In June of 2002, Mie came out with a CD called "Mie: Golden Best" which featured most of her post Pink Lady solo tunes, including the theme song from her infamous 1982 star turn in "Call Girl", plus a sassy rendition of "It's Raining Men" by 1990's one-hit wonders, The Weather Girls. I heard or read somewhere that this song was on the Japanese langauage soundtrack of "Bridget Jones' Diary", but I'm not sure if that's true. If someone out there has any info, please drop me a line and let me know. Having never heard any of of Mie's solo songs save for "Call Girl", I found them to have been quite a treat as "Golden Best" presented a nice mix of hard rock, soft rock, pop tunes and ballads.

Now, what you see above is the actual, untouched cover to Mie's CD. No name, no title, no record company logo or serial number, no nothing! I thought that was cool beyond words! After all, when you're one of THE most recognizable, and gorgeous entertainers in the history of Japanese pop culture (and is famous enough to go by only her first name), what else do you need to display? A really clever bit of marketing strategy if I do say so myself! If you're interested in getting your own copy of "Golden Best", just hop on over to CD Japan and they'll hook you up! Trust me, if you wanna hear Mie-chan belt out her exciting brand of music, it's more than worth the money!


Of course, all the news of late has surround the reunion of Pink Lady and the monster Japan tour that launches in June of 2003. And it all began with a brand new single Mie and Kei made, their first since "Pink Eyed Soul" in 1997. "Tereba Ga Kita Hi", written by and composed by Aku Yu and Tokura Shunichi, the famous pair that wrote and composed most of Pink Lady's songs during their mid-70's heyday is a delightful, bouncy, pure pop tune that reminds me of "Pepper Keibu" or "SOS", a pure bubblegum song that's sweet to the ears with the added dimension of children singing in the background. Even after 27 years, Mie and Kei STILL sound unbelivably great together, like they never lost a step since 1976.

However, it was the B-side of "Tereba" that really caught my attention. "Monster Wave" (Don't ask me to explain these titles!) is----and I'm not making this up----a Country tune! Yes, you read right, boys and girls, A COUNTRY TUNE! What I mean is, this song has the same sort of modern day Country sounding kick, complete with picking guitars like you'd hear from The Dixie Chicks! I've always said Mie and Kei can sing practically anything! I can't wait to hear them tackle Opera, or better yet, Hip-Hop! Oh, wait, I forgot! The Ladies already did that with their funky remake of "UFO" from Remixes! Looking at the picture above, it's hard to believe Mie and Kei are 45 years old! And looking better than ever!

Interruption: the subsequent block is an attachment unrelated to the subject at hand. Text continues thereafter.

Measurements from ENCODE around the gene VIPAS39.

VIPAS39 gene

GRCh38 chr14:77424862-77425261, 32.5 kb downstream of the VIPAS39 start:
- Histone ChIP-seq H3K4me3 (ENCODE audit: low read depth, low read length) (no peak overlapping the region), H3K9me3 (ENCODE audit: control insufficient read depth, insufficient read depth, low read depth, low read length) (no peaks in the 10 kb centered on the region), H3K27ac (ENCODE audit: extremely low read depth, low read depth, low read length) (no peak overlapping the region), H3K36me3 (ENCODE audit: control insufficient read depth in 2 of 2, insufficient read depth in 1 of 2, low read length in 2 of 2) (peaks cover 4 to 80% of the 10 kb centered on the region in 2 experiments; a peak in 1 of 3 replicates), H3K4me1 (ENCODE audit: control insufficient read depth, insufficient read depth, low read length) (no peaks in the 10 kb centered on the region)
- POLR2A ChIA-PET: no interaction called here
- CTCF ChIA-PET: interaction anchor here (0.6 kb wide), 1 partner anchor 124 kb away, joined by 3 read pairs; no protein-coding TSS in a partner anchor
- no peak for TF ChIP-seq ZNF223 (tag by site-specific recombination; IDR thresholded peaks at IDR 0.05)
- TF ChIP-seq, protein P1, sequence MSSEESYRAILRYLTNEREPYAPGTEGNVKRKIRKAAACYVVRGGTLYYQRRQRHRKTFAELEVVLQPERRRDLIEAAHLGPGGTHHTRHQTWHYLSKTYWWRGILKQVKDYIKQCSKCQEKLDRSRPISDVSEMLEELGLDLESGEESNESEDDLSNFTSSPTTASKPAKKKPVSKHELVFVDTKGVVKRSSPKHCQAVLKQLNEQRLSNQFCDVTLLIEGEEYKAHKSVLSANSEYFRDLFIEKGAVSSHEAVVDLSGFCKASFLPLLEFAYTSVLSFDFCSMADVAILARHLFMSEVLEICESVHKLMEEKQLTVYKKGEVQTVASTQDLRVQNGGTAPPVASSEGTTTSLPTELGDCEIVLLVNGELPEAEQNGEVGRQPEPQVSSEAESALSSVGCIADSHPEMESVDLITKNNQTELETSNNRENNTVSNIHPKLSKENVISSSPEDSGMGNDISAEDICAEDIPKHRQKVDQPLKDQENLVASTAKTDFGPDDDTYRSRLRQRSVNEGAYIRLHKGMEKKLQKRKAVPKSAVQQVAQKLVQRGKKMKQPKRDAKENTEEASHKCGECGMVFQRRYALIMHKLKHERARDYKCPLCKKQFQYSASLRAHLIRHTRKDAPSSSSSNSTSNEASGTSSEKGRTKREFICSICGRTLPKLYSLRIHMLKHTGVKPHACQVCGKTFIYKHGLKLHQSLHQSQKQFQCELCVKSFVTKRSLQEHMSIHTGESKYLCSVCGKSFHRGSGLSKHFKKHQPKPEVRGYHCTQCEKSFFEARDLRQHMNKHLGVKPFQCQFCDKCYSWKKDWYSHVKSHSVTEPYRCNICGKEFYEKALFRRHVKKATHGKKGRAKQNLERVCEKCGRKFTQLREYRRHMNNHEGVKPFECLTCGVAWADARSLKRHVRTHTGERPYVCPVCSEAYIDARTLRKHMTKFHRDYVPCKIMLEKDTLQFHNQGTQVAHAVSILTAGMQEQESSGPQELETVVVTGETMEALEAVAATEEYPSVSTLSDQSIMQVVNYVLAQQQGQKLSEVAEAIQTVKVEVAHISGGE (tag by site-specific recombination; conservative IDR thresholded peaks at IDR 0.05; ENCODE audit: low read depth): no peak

If you wanna get your hands on this single, let your cyber fingers do the walking over to CD Japan and they'll take good care of you!


Here is a most interesting release, or rather, a re-release of the 1980 Pink Lady box set on CD which I recently purchased through the good folks over at CD Japan. For anyone unfamilar with it, this came out shortly after Mie and Kei announced that they were breaking up. This was a three record set that contained all 22 singles from "Pepper Keibu" to "OH!", 8 B-sides, including "Amenic", the flip side to "Last Pretender" which was equally as weird, and 11 more tracks (two of them solos) that, as God is my witness, I had never heard before I sat down and listened to the entire set one Sunday afternoon. The package also included a booklet with pictures of the girls (most of which are part of galleries 20 and 21that John Vawter put together) plus a sticker.

ABOVE: The actual box of the box set. Because of its mirrored surface, I took a picture instead of scanning it

The 11 mystery tracks as I came to call them intrigued me most. I can only guess they had been recorded throughout the time Mie and Kei had been together, but for whatever reason, were never released. One of those solo tracks, "California Blue", sung by Kei was a melancholy tune that hooked me instantly with its sweetly mellow strains, and how Kei put a lot of feeling into the song. Of all the extra tracks, "Blue" became my favorite. It's also a favorite of John who's openly fond of Kei-chan and theorized to me that "Blue" might have been a chronicle about Kei's experience in Los Angeles taping Pink Lady & Jeff with Mie, and how emotional it must have been for the girls who were separated from their boyfriends back home in Japan.